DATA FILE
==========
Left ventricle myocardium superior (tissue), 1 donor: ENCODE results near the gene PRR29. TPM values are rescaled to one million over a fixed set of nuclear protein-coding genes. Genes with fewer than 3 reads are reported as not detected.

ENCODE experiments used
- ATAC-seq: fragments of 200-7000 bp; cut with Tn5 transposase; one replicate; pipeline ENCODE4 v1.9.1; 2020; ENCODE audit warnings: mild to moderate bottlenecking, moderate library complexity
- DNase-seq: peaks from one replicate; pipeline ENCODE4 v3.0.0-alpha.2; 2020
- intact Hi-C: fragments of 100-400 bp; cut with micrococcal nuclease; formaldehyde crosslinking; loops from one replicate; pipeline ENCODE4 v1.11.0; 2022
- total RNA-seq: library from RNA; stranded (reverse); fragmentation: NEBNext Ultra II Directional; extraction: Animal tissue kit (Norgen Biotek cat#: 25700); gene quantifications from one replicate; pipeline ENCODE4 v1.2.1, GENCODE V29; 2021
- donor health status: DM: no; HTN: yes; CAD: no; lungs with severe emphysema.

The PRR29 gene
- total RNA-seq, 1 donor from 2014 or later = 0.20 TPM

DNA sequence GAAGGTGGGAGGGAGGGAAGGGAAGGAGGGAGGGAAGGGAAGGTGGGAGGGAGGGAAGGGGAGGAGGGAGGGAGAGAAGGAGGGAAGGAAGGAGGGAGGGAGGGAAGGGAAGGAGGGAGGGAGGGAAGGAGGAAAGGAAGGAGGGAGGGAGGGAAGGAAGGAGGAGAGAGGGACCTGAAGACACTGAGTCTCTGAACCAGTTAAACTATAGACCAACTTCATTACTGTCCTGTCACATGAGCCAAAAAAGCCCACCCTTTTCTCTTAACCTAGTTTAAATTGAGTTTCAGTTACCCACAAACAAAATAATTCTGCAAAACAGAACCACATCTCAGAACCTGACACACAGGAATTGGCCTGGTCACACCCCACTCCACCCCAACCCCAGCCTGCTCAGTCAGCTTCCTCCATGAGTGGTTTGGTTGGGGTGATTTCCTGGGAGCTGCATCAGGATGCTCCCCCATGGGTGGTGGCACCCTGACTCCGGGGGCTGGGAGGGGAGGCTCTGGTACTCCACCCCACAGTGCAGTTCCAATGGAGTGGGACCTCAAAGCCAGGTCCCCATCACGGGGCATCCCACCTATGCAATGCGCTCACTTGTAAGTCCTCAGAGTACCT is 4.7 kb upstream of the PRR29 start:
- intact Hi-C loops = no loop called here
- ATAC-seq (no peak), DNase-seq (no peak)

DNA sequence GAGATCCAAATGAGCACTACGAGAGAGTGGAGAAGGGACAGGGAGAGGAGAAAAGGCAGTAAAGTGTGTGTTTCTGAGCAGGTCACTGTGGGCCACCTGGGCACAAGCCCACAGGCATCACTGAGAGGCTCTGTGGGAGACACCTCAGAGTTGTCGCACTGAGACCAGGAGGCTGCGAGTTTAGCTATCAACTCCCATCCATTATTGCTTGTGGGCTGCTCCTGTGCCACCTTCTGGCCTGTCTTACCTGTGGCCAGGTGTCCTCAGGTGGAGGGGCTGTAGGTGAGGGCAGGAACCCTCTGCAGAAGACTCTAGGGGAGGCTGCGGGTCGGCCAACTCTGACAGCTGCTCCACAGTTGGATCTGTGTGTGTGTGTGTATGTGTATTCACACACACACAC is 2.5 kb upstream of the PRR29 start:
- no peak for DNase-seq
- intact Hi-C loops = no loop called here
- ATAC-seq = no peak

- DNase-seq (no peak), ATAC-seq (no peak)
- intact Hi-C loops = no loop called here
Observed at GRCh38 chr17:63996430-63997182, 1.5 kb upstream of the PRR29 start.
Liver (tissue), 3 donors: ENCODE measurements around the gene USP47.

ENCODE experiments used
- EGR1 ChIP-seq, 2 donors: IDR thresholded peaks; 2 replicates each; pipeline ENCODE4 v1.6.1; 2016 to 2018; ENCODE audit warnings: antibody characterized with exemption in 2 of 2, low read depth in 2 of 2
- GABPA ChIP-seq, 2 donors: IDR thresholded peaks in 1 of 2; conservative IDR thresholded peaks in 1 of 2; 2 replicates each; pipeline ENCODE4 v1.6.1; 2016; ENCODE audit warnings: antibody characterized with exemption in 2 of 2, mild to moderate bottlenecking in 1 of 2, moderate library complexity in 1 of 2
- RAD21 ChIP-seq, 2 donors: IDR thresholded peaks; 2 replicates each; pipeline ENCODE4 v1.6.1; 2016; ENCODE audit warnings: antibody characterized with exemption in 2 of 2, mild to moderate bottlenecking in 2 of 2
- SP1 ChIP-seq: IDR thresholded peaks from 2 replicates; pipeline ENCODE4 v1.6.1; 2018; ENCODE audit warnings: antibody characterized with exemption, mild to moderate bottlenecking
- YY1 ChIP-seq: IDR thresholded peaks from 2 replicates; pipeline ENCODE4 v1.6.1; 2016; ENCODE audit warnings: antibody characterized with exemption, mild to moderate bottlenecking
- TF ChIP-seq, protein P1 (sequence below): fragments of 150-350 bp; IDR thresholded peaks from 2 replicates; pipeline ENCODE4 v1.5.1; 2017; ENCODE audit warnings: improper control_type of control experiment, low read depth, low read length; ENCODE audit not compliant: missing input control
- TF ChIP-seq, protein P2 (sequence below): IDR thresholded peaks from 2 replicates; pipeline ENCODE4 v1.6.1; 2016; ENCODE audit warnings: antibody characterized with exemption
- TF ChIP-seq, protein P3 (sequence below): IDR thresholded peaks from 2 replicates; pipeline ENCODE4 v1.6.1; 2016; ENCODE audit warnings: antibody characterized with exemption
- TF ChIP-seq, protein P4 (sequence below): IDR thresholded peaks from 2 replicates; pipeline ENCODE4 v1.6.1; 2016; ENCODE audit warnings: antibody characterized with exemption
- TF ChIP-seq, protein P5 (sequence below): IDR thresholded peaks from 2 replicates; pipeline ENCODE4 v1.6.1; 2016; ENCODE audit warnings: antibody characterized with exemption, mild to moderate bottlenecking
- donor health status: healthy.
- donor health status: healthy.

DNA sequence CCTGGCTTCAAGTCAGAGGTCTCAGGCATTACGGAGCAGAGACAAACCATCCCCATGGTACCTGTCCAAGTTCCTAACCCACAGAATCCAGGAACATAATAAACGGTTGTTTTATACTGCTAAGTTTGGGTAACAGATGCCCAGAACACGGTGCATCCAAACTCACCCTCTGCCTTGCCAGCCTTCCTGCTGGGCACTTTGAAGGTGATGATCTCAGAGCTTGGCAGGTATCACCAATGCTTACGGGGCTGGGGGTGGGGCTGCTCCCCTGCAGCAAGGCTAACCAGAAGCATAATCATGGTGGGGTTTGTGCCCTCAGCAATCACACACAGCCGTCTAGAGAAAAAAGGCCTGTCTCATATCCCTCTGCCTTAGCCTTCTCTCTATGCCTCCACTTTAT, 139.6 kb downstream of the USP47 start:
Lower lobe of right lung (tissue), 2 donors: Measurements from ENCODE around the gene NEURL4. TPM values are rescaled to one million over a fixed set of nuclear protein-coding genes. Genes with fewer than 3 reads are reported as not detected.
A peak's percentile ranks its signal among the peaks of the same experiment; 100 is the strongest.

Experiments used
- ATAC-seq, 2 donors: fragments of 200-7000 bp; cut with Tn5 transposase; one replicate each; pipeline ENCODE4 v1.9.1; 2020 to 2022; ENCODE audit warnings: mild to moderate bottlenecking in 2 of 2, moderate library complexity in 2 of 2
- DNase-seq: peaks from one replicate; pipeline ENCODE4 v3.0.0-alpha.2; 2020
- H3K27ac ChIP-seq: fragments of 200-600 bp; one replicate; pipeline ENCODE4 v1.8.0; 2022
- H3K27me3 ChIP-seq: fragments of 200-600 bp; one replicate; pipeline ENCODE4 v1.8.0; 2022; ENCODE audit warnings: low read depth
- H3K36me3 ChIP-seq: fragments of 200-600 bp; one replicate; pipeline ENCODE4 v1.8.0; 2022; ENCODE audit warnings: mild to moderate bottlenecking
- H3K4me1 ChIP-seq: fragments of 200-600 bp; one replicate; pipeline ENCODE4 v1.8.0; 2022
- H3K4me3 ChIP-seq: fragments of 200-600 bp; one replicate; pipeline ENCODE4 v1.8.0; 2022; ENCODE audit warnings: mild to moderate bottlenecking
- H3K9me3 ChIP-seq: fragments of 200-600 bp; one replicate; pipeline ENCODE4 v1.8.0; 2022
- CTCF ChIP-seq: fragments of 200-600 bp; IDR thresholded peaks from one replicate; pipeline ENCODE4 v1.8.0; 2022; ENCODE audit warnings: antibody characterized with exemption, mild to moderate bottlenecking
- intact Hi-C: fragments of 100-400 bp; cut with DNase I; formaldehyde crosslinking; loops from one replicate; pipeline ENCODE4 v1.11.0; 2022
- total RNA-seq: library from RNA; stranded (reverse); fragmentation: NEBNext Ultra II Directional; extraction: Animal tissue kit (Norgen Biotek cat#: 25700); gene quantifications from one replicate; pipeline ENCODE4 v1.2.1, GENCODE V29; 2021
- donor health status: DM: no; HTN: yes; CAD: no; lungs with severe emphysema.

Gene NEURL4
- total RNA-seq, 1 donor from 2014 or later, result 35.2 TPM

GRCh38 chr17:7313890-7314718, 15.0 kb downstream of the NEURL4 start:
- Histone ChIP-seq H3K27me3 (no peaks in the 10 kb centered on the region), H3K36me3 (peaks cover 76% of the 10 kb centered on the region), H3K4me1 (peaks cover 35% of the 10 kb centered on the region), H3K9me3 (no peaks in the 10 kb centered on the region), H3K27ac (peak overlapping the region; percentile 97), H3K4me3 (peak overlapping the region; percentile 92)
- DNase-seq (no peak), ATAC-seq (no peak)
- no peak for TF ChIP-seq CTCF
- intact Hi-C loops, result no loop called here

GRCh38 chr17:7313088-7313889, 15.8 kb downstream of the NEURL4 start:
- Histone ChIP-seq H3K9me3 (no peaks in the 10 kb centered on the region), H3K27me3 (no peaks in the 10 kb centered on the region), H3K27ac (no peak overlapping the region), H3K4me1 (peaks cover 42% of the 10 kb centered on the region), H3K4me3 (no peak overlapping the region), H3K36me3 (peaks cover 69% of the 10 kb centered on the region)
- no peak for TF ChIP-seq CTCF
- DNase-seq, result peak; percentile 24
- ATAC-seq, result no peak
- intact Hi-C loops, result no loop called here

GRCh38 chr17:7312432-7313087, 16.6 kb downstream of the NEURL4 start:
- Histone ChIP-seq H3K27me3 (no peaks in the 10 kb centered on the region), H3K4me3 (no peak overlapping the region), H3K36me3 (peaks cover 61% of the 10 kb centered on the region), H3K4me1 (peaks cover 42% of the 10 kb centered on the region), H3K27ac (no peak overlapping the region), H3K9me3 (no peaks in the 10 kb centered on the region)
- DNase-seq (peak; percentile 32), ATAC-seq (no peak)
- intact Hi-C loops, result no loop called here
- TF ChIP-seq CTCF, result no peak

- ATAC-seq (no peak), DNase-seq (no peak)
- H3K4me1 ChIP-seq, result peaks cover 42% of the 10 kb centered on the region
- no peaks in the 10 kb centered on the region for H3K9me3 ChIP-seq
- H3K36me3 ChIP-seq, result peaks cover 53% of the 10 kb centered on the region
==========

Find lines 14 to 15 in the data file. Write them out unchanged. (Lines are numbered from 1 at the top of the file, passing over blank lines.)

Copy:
- no peak for DNase-seq
- intact Hi-C loops = no loop called here